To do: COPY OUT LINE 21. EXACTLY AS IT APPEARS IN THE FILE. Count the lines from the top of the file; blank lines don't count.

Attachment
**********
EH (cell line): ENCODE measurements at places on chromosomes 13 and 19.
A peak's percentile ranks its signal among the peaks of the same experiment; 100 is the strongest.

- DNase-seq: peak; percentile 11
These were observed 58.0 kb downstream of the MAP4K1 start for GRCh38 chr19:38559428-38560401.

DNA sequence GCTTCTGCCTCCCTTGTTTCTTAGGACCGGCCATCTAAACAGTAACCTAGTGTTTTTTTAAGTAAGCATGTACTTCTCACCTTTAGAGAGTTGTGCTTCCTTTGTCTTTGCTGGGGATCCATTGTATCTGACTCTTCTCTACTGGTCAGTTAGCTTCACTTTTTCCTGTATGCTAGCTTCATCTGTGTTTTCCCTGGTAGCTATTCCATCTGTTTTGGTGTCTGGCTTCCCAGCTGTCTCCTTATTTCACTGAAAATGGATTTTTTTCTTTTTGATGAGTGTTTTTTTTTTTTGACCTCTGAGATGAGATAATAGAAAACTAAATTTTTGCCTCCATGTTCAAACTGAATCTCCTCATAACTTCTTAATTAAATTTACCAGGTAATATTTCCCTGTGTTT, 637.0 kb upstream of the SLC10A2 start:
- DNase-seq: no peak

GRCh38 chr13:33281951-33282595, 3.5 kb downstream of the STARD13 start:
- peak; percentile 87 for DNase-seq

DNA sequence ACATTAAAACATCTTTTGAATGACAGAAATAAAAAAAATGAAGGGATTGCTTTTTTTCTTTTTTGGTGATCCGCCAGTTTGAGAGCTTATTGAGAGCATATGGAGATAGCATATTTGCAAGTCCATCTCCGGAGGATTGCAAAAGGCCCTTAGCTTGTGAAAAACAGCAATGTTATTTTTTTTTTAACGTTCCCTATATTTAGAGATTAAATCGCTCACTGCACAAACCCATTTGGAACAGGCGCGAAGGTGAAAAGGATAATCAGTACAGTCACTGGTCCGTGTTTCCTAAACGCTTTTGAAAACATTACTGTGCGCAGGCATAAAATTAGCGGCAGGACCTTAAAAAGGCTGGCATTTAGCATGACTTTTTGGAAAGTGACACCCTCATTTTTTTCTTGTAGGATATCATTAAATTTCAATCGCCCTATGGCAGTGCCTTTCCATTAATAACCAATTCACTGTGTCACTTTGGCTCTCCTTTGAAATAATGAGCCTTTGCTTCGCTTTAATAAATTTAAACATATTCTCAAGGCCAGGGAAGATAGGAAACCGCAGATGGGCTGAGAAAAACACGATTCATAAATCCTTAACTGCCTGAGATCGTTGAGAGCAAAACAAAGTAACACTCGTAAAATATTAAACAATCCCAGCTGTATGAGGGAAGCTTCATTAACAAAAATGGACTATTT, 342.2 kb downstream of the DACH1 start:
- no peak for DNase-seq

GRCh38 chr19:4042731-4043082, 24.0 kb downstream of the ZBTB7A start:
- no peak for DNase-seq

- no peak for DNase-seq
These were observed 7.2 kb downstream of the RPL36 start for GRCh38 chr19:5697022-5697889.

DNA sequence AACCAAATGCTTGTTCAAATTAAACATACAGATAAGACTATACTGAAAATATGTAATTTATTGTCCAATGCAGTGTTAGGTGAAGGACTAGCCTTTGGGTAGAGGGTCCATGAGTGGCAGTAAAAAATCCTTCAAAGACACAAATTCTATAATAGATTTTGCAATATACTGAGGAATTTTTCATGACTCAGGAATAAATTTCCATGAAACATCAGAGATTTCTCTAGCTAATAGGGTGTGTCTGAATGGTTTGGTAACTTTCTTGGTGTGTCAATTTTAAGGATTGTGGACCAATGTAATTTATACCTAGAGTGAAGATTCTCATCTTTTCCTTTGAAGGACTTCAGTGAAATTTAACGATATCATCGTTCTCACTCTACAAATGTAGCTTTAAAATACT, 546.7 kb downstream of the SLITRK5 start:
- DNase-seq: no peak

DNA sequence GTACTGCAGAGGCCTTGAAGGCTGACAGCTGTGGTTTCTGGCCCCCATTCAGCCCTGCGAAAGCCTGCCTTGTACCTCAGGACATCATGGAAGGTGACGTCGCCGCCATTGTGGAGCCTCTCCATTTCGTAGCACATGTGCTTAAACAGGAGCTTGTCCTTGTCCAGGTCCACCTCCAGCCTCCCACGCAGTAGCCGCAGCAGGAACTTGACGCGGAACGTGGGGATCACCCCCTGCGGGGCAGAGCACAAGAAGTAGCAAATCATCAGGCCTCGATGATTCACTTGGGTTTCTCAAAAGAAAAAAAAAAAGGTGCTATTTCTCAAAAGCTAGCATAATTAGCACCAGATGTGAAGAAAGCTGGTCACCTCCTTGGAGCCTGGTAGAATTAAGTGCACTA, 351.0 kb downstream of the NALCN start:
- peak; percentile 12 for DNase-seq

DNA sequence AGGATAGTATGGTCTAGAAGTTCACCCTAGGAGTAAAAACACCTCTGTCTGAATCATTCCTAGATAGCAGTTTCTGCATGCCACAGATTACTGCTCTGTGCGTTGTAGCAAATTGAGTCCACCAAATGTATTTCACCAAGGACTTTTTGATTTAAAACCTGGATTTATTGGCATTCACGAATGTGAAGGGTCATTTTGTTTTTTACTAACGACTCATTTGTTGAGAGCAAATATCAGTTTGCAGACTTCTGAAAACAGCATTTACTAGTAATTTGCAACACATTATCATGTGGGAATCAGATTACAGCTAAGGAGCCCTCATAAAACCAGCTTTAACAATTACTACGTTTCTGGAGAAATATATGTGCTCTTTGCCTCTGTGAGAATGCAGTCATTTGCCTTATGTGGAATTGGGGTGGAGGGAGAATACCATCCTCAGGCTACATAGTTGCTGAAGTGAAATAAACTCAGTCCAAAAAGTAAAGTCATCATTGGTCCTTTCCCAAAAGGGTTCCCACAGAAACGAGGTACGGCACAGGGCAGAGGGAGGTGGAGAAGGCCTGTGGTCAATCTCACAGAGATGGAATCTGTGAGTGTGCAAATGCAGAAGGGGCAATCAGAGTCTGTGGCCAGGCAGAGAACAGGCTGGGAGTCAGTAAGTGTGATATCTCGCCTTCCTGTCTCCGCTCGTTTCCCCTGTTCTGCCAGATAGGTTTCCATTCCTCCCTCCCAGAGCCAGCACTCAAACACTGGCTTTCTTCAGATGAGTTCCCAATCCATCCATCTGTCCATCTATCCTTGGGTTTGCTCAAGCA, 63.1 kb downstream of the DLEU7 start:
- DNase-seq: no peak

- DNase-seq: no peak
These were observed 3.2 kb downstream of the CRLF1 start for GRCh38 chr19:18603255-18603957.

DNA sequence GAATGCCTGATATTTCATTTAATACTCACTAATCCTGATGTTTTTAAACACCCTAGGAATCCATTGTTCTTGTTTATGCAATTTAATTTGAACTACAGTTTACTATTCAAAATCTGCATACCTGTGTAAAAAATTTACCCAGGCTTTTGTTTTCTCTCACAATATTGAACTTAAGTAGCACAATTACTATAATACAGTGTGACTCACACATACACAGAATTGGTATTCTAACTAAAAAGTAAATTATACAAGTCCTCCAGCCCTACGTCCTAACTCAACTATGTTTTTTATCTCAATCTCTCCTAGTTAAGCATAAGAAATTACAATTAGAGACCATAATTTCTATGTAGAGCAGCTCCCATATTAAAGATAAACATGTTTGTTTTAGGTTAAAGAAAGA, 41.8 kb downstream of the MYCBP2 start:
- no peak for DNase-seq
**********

- DNase-seq: no peak